Coralberry (Symphoricarpos orbiculatus) of the Caprifoliaceae (Honeysuckle) Family occurs in the U.S. from Texas to South Dakota and Minnesota, eastward to central New England and southward, though it is infrequent to absent throughout much of the East Gulf Coastal and Southern Atlantic Coastal Plains. In Arkansas it occurs primarily in the northwestern half of the state in the Interior Highlands, with widely scattered occurrences in the West Gulf Coastal and Mississippi Alluvial Plains. Habitats include moist (but well-drained) to dry woodland openings and borders in partial to full sun, in loamy to sandy soils. Other common names for coralberry include “Indian currant” as well as “buckbrush” and “devil’s shoelaces” (the latter two names are also applied to other, unrelated species). The name of the genus is derived from Greek, meaning “closely grouped fruit”. Coralberry is the only species in the genus occurring in Arkansas.
Coralberry is a deciduous shrub two to four feet tall with arching branches and several main stems. It can eventually form a rounded, much-branched habit, especially if open-grown in ample light and with little crowding from other plants. Young branches in the spring are spindly, brownish green and variably hairy. With age, though, the branches develop exfoliating bark. Mature branches and main stems are rough and scaly. Although coralberry’s leaves are opposite, the previous years’ branches are not noticeably opposite since branches only grow from nodes facing sunlight. This growth pattern gives the shrub its arching appearance, accented too by the current year’s long, weaker branches which droop loosely.
Photo 1: Spring growth of an open-grown coralberry plant in a garden setting. Note a few of the previous year’s berries still remaining on the bush.
Photo 2: Segments of coralberry stems of various ages. Leaves and fruits occur on the youngest twigs. Young to medium-aged branches tend to exfoliate. Older stems and branches are rough and scaly.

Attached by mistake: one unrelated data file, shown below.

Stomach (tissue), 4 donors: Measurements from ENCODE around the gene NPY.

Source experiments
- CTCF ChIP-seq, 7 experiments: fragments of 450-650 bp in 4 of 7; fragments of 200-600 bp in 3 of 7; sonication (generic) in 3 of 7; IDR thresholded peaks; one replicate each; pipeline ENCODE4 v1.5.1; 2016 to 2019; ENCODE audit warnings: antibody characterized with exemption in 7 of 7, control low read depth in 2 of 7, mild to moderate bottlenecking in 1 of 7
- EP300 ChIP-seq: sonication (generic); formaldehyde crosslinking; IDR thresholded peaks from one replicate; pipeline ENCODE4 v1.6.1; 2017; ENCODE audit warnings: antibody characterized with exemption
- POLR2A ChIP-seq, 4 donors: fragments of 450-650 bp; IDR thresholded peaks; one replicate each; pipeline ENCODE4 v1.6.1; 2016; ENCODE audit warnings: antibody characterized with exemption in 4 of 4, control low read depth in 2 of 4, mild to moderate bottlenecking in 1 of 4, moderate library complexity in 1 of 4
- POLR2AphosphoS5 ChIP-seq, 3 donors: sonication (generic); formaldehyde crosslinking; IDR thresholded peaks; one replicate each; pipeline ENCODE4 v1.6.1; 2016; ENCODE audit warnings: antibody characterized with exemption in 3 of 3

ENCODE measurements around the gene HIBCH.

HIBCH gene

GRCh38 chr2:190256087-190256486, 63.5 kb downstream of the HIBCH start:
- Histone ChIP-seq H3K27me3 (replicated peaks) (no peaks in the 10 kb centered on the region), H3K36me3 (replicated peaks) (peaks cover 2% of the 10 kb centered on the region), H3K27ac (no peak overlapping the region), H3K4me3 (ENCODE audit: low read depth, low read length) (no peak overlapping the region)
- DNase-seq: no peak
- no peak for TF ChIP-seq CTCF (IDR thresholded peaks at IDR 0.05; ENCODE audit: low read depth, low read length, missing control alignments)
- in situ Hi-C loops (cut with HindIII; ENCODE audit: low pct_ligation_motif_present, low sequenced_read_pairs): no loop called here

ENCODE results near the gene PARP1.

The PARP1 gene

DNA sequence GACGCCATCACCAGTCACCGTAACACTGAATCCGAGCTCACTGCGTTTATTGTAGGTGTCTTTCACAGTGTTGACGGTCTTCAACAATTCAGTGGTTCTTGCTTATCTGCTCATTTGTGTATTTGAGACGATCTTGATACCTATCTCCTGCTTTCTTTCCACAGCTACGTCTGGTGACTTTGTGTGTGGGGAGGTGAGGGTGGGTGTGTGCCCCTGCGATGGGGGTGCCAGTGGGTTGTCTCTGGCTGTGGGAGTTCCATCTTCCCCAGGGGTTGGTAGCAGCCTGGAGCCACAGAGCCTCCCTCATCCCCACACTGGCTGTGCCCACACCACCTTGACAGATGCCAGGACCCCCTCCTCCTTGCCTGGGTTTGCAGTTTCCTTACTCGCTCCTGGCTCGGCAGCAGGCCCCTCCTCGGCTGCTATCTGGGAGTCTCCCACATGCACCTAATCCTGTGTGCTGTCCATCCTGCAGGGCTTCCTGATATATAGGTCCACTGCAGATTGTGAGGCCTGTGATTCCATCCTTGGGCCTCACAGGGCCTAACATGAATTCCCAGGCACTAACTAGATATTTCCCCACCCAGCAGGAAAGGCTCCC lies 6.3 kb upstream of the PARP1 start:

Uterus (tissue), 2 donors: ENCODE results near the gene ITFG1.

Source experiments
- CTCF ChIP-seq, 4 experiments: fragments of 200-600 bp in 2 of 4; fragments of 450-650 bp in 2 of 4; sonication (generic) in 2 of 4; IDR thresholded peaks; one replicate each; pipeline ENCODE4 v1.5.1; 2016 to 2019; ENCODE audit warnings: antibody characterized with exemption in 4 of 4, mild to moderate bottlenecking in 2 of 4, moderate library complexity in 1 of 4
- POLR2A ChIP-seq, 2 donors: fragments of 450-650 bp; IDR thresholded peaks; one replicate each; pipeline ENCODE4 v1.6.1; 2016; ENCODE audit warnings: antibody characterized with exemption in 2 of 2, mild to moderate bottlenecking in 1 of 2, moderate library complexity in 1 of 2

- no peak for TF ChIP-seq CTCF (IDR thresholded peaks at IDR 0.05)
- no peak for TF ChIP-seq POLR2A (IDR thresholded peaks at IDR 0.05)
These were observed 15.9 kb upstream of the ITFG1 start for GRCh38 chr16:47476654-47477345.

Once a coralberry plant is established, it produces runners from the base of its main stems which grow horizontally in or just above the duff (leaf litter) layer. New plants form at ends of the runners and, occasionally, along the runners. Runners, from 1′ to 8′ long, become woody and remain connected to the parent plant even after new offset plants are firmly established. Dense clonal thickets of these runners and offset plants can form, wherein a person can be easily tripped (hence one of the common names, devil’s shoelaces, in reference to the runners).
Coralberry’s opposite, entire leaves, up to 2″ long and 1¼” wide, are oval to elliptic with turned-down margins and pinnate venation. The leaves, on ¼” petioles, have a medium green upper surface and light green lower surface. Upper leaf surfaces are hairless to slightly hairy while lower surfaces are slightly hairy to very hairy. Leaf tips and bases taper equally. Some leaves persist on the stems into winter, even after freezes.
Photo 3: Coralberry inflorescence clusters growing from leaf axils on current year’s twigs. Note flower buds (white arrow), calyces (red arrow) and developing ovaries/fruits (yellow arrow). Also note pinnate leaf venation.
Sessile, densely spaced, bell-shaped flowers occur in short spikes in leaf axils on current year’s new branches. The flowers are light green to rosy tinged. The ¼” long flowers have a short five-lobed tubular corolla, five stamens, a short green calyx with five teeth, and an inferior, pale green ovary. Flowers develop and mature simultaneously all around the shrub. Many flowers on a spike do not develop into full-size fruits, but are still retained on the spike.
Fruit development occurs over several months, with fruit maturing in late fall as plump, rounded to oddly shaped, ¼” purplish red berry-like drupes (stone fruits). Maturing fruit clusters consist of tightly packed drupes that surround the leaf bases. The fruit pulp is whitish and rather dry, with two small, tan stones per fruit, each slightly convex on one side. Fruit may be retained on the plant well into the following spring.
Photo 4: Mature, fully-developed fruits of coralberry along with some “berries” that have not fully developed.
Coralberry, which is shallow-rooted, can be managed as a single specimen shrub in a garden setting by frequently pruning runners. Along with its attractive, rounded, compact growth habit, its winter-long purplish red fruit provides a nice visual accent in the otherwise drab season. For naturalizing in a woodland understory or for erosion control, it can be allowed to send out runners and form colonies. The flowers attract bees, wasps and flies. Clearwing moth larvae will eat coralberry leaves. Leaves may be eaten by deer (thus another common name: buckbrush) and fruit may be eaten by various birds, but it apparently is not necessarily a preferred food choice for either. Coralberry colonies are used by near-ground-nesting birds and by small mammals for cover.
Photo 5: A well-fruited coralberry shrub growing in a garden setting. Runners have been removed.
Article and photographs by ANPS member Sid Vogelpohl